- Ann Castle (1951- 2000) championed extensively for the on-going effort to involve women in philanthropy. She spoke on several occasions on her research pertaining to the topic of women and philanthropy, in which she is said to be an expert in the field (Women in Philanthropy).
- Sondra Shaw-Hardy, J.D. founded and cofounded numerous nonprofit groups and, with Martha Taylor, cofounded the Women's Philanthropy Institute, now a program of the Center on Philanthropy at Indiana University. Shaw-Hardy is the author and coauthor of six books all relating to fundraising and women’s giving. She was described by Town and Country magazine as “the pioneer” in women’s philanthropy.
- Martha Taylor - for over 40 years has embodied all aspects of a fundraiser, but has also been a pioneer in the field of women’s philanthropy. Taylor was the first woman vice president in development in the Big Ten, at the University of Wisconsin Foundation. Along with Sondra Shaw-Hardy, she cofounded the Women’s Philanthropy Institute.
- Dr. Debra Mesch is director of the Women’s Philanthropy Institute at the Indiana University Lilly Family School of Philanthropy. As of July 1, 2015, she holds the Eileen Lamb O’Gara Endowed Chair in Women’s Philanthropy at the Lilly Family School of Philanthropy. Dr. Mesch’s primary responsibility for the Women’s Philanthropy Institute is to guide the research agenda on the role of gender in philanthropy. Dr. Mesch’s research agenda has focused on women’s philanthropy; issues of civic engagement; volunteer motivation and management; executive compensation in nonprofits; human resource management in nonprofits; diversity; and race and gender issues in giving and volunteering (Women’s Philanthropy Institute).
Related Nonprofit Organizations
- The Center on Philanthropy at Indiana University houses the Women’s Philanthropy Institute. The Center promotes knowledge pertaining to philanthropy and works to improve practices.
- Girls Rock Camp Foundation is a nonprofit that is dedicated to generating support and funding for Girls Rock camps across the United States. Girls Rock Camps help girls develop life skills, creative expression and collaboration through music.
- Philanthropic Educational Organization (P.E.O.) is a philanthropic organization where women celebrate the advancement of women, educate women through scholarships, grants, awards, loans, and stewardship of Cottey College, and motivate women to achieve their highest aspirations.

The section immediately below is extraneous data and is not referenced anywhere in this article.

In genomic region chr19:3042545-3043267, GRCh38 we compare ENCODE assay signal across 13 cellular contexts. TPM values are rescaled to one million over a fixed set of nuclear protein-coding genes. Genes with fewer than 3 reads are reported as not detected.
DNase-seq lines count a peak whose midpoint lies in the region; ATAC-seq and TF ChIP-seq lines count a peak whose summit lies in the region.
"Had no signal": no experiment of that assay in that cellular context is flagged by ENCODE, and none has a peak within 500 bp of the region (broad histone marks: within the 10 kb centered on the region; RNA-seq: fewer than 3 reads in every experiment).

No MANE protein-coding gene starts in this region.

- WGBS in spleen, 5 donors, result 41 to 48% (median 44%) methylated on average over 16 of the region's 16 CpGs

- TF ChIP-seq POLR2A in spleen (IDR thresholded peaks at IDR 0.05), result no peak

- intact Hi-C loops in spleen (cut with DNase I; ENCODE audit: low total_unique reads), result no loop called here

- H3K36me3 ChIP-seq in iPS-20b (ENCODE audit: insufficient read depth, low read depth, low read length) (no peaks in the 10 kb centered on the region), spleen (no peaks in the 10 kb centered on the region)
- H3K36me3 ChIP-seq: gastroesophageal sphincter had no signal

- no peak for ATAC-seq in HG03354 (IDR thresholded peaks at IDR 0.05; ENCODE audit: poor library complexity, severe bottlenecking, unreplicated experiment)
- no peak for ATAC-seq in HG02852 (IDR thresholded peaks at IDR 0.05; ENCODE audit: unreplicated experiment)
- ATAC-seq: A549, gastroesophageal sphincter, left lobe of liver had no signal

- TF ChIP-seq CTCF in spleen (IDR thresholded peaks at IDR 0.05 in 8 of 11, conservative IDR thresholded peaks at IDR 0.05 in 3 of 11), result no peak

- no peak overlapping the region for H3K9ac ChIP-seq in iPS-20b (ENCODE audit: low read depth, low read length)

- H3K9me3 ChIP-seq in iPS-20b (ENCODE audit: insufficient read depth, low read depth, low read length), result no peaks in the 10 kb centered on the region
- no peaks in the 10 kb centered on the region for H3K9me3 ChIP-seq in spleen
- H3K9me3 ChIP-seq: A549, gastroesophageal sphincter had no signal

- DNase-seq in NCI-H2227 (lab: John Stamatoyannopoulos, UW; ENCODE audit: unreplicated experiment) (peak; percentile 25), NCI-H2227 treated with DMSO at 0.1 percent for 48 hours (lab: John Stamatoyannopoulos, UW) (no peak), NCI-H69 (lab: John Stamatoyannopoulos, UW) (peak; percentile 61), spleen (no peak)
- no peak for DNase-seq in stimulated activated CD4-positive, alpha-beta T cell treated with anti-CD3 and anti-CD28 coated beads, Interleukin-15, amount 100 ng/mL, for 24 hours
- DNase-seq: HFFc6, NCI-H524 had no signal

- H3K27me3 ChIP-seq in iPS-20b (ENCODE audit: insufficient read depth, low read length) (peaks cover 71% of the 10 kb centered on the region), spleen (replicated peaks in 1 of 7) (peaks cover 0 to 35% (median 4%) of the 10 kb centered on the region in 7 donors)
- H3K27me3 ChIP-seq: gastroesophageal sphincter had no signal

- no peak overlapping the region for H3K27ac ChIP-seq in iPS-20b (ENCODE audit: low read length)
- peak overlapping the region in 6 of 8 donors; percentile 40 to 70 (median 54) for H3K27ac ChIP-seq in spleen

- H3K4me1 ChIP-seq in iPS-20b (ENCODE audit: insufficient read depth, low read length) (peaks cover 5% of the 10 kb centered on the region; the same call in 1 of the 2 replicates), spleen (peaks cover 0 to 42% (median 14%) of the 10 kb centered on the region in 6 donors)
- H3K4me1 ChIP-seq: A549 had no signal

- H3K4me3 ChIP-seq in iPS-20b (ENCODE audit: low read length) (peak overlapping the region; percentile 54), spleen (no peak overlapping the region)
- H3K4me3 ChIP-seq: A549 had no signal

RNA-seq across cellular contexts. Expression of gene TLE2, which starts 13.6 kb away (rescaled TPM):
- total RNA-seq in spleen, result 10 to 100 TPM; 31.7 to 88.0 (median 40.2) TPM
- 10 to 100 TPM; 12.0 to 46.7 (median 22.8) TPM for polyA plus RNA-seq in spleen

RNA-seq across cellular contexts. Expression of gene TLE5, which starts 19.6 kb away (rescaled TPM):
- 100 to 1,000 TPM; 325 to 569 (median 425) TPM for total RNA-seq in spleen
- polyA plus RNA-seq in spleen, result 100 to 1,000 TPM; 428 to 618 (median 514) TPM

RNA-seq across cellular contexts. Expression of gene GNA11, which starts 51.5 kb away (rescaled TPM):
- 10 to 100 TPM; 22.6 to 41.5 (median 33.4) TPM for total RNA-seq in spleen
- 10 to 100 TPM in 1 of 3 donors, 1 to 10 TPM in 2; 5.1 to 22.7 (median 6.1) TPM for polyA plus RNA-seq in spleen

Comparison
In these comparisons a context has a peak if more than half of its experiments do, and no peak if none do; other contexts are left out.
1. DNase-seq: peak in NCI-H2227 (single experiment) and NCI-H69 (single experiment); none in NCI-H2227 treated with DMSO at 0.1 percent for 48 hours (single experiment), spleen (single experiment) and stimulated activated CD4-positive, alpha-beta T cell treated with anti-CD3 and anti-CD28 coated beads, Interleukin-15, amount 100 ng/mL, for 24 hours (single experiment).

- Women’s Donor Network is an organization that works to encourage and educate women who are not only donors, but are part of the larger philanthropic community. Members can seek additional information pertaining to conferences, trainings, publications, and other helpful endeavors to furthering and enhance their philanthropic giving.
- Women & Philanthropy offers information related to women and philanthropy. This organization encourages women and girls to create a better society not only in the area of philanthropy, but also in life.
Reflection Question - As women continue to shape the nonprofit sector and the image of individual philanthropists, how do you see the Women’s Philanthropy Institute influencing the future of giving by women and girls and how will that transform society?
- Callahan, David. “Philanthropy Forecast, 2017: Trends and Issues to Watch” Inside Philanthropy, January 18, 2017. https://www.insidephilanthropy.com/home/2017/1/18/philanthropy-forecast-2017
- Capek, Mary Ellen. “Women and Philanthropy: Old Stereotypes, New Challenges” Vol. 3. Women & Philanthropy 2007. http://www.effectivephilanthropybook.org/_documents/capek-mono1.pdf
- Center for Philanthropy at Indiana University. General Information. http://www.philanthropy.iupui.edu
- Fisher, Luchina. “Women are giving more money than ever.” Women’s eNews, May 2, 2003. http://womensenews.org/2003/05/women-are-giving-away-more-money-ever/
- Hardy-Shaw, Sondra. “Women’s Giving Circles: Reflections from the Founders” Women’s Giving Circles: Reflections from the Founders, August 2009. https://scholarworks.iupui.edu/bitstream/handle/1805/6262/womensgiving_circles.pdf?sequence=1&isAllowed=y
- Mollner, Carol and Marie C. Wilson. Women, Philanthropy, and Social Change: Visions for a Just Society, edited by Elayne Clift (2005).
- Philanthropy News Digest. News. Gates Foundation Awards $2.1 Million to Women’s Philanthropy Institute. Accessed 28 October 2017. http://philanthropynewsdigest.org/news/gates-foundation-awards-2.1-million-to-women-s-philanthropy-institute
- Taylor, Martha and Sondra Shaw. Women & Philanthropy: Boldly Shaping a Better World. http://charityvillage.com
- Women In Philanthropy. Tribute to Anne Castle. http://www.women-philanthropy.umich.edu/tributes/index.html
This paper was originally developed by a student taking a Philanthropic Studies course taught at Grand Valley State University. It is offered by Learning To Give and Grand Valley State University.
This paper was later updated by students taking a Philanthropic Studies course taught at the Lilly Family School of Philanthropy at Indiana University in 2017. It is offered by Learning To Give and the Center on Philanthropy at Indiana University.